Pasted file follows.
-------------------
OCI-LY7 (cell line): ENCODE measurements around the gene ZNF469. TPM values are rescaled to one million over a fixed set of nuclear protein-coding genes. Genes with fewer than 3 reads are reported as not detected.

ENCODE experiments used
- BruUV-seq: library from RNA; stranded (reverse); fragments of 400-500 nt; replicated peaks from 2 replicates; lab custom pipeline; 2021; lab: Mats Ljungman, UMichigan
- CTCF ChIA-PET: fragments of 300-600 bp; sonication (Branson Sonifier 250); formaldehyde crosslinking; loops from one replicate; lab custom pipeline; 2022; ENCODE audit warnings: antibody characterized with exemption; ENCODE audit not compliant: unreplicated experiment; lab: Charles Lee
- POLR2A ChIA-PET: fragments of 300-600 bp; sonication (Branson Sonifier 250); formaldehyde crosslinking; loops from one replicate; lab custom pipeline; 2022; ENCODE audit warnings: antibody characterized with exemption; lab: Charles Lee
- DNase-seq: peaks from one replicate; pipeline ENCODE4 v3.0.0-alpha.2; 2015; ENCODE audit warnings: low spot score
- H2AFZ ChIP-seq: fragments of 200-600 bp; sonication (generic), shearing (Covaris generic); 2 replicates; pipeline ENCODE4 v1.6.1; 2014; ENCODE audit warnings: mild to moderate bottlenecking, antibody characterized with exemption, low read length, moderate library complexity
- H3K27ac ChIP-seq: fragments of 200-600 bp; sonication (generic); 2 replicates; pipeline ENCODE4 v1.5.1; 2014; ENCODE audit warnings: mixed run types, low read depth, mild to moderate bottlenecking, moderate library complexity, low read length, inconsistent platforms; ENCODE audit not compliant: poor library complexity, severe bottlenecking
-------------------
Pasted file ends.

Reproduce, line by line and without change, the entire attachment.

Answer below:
OCI-LY7 (cell line): ENCODE measurements around the gene ZNF469. TPM values are rescaled to one million over a fixed set of nuclear protein-coding genes. Genes with fewer than 3 reads are reported as not detected.

ENCODE experiments used
- BruUV-seq: library from RNA; stranded (reverse); fragments of 400-500 nt; replicated peaks from 2 replicates; lab custom pipeline; 2021; lab: Mats Ljungman, UMichigan
- CTCF ChIA-PET: fragments of 300-600 bp; sonication (Branson Sonifier 250); formaldehyde crosslinking; loops from one replicate; lab custom pipeline; 2022; ENCODE audit warnings: antibody characterized with exemption; ENCODE audit not compliant: unreplicated experiment; lab: Charles Lee
- POLR2A ChIA-PET: fragments of 300-600 bp; sonication (Branson Sonifier 250); formaldehyde crosslinking; loops from one replicate; lab custom pipeline; 2022; ENCODE audit warnings: antibody characterized with exemption; lab: Charles Lee
- DNase-seq: peaks from one replicate; pipeline ENCODE4 v3.0.0-alpha.2; 2015; ENCODE audit warnings: low spot score
- H2AFZ ChIP-seq: fragments of 200-600 bp; sonication (generic), shearing (Covaris generic); 2 replicates; pipeline ENCODE4 v1.6.1; 2014; ENCODE audit warnings: mild to moderate bottlenecking, antibody characterized with exemption, low read length, moderate library complexity
- H3K27ac ChIP-seq: fragments of 200-600 bp; sonication (generic); 2 replicates; pipeline ENCODE4 v1.5.1; 2014; ENCODE audit warnings: mixed run types, low read depth, mild to moderate bottlenecking, moderate library complexity, low read length, inconsistent platforms; ENCODE audit not compliant: poor library complexity, severe bottlenecking